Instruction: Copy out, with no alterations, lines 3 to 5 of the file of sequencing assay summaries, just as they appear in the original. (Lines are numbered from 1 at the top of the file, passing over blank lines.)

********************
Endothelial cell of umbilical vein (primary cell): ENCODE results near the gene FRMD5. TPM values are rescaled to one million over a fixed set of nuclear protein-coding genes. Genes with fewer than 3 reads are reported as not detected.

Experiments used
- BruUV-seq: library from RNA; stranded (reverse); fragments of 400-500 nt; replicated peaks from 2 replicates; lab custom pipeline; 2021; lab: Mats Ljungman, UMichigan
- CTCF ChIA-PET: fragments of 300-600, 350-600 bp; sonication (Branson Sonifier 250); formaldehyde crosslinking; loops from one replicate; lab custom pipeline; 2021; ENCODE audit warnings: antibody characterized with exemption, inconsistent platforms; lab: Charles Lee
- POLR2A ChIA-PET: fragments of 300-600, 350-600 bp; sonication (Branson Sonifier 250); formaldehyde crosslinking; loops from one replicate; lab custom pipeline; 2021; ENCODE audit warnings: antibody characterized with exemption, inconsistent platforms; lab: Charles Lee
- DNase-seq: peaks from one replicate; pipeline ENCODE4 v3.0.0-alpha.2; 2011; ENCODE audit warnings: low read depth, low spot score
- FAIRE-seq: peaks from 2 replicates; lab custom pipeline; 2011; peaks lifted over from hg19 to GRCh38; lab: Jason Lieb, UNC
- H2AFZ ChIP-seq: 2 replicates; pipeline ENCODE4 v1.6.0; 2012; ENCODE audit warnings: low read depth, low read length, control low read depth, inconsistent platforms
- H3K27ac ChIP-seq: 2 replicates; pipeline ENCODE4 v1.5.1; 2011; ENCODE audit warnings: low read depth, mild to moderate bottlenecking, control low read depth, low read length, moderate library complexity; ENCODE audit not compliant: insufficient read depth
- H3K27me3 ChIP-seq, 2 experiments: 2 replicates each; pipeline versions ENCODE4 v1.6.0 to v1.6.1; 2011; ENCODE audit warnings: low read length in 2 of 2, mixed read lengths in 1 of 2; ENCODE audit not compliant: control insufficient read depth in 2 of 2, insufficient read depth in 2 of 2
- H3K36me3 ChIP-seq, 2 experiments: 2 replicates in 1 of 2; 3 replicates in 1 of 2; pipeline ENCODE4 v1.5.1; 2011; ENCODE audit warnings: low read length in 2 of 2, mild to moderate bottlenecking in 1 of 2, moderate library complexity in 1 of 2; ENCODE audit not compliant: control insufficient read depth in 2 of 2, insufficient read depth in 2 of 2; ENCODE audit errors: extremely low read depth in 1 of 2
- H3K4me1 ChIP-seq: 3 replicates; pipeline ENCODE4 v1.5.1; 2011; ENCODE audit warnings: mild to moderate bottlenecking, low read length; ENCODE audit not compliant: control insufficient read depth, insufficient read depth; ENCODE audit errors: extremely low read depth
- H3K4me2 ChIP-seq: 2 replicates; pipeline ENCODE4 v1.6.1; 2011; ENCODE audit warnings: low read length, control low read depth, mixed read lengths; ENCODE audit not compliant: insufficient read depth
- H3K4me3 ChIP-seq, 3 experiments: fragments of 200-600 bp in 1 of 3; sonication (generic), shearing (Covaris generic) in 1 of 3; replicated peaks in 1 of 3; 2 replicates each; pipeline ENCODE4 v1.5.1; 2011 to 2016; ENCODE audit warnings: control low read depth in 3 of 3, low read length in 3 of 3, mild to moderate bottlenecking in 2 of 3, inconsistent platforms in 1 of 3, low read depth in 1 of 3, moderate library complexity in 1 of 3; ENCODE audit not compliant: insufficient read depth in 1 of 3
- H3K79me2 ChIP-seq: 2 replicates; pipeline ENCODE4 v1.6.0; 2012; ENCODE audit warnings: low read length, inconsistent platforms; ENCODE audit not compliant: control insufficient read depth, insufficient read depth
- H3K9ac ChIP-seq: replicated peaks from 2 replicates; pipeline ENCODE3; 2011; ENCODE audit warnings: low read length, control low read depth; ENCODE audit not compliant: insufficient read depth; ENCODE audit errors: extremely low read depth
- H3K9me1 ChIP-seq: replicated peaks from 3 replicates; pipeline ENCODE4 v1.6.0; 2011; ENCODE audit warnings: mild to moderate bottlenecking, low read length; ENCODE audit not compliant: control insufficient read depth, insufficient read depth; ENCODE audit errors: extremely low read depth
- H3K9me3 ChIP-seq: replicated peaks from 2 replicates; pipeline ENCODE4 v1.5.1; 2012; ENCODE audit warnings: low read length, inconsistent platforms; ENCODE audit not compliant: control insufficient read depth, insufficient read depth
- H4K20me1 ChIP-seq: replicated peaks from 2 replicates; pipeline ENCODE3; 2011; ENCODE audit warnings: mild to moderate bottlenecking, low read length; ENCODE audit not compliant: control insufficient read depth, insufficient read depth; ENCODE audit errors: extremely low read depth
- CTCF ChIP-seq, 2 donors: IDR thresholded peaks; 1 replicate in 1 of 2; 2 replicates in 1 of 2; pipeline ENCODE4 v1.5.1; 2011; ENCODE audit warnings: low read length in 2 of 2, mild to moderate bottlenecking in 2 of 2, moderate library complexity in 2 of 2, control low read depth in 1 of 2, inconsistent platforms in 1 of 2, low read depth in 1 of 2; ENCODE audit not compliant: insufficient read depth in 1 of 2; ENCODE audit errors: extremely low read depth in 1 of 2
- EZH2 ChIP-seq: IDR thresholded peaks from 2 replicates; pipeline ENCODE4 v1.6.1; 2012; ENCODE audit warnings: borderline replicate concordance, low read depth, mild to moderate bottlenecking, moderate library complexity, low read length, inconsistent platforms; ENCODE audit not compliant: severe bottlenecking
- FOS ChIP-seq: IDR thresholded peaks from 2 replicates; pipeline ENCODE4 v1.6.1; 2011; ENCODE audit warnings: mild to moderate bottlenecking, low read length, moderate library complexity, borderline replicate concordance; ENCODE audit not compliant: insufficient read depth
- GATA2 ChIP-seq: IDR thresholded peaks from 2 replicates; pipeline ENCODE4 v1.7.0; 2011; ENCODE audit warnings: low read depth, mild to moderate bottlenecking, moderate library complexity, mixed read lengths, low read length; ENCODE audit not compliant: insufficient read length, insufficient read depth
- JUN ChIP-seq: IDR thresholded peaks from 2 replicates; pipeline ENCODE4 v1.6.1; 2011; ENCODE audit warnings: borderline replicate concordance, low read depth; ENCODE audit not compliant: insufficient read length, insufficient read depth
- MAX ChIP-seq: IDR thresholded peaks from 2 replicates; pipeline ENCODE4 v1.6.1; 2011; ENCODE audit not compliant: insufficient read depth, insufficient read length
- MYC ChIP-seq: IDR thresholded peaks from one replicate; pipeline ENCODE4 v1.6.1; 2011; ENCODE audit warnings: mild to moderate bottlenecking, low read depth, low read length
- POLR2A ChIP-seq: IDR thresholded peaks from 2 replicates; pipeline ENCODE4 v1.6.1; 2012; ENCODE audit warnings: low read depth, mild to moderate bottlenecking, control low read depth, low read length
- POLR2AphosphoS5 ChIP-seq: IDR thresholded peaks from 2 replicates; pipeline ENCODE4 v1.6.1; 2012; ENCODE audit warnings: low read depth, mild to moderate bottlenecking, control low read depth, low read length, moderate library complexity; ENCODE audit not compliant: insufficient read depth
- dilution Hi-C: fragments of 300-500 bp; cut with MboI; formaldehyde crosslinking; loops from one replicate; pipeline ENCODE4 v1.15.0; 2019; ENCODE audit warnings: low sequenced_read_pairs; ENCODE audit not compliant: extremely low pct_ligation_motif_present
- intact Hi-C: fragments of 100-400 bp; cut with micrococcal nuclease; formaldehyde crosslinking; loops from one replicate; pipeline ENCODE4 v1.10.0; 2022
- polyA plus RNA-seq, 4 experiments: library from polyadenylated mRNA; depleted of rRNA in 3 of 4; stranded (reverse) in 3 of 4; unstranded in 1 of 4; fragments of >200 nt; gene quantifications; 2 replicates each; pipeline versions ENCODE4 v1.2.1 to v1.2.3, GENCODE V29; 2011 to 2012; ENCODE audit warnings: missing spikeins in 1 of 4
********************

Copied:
- BruUV-seq: library from RNA; stranded (reverse); fragments of 400-500 nt; replicated peaks from 2 replicates; lab custom pipeline; 2021; lab: Mats Ljungman, UMichigan
- CTCF ChIA-PET: fragments of 300-600, 350-600 bp; sonication (Branson Sonifier 250); formaldehyde crosslinking; loops from one replicate; lab custom pipeline; 2021; ENCODE audit warnings: antibody characterized with exemption, inconsistent platforms; lab: Charles Lee
- POLR2A ChIA-PET: fragments of 300-600, 350-600 bp; sonication (Branson Sonifier 250); formaldehyde crosslinking; loops from one replicate; lab custom pipeline; 2021; ENCODE audit warnings: antibody characterized with exemption, inconsistent platforms; lab: Charles Lee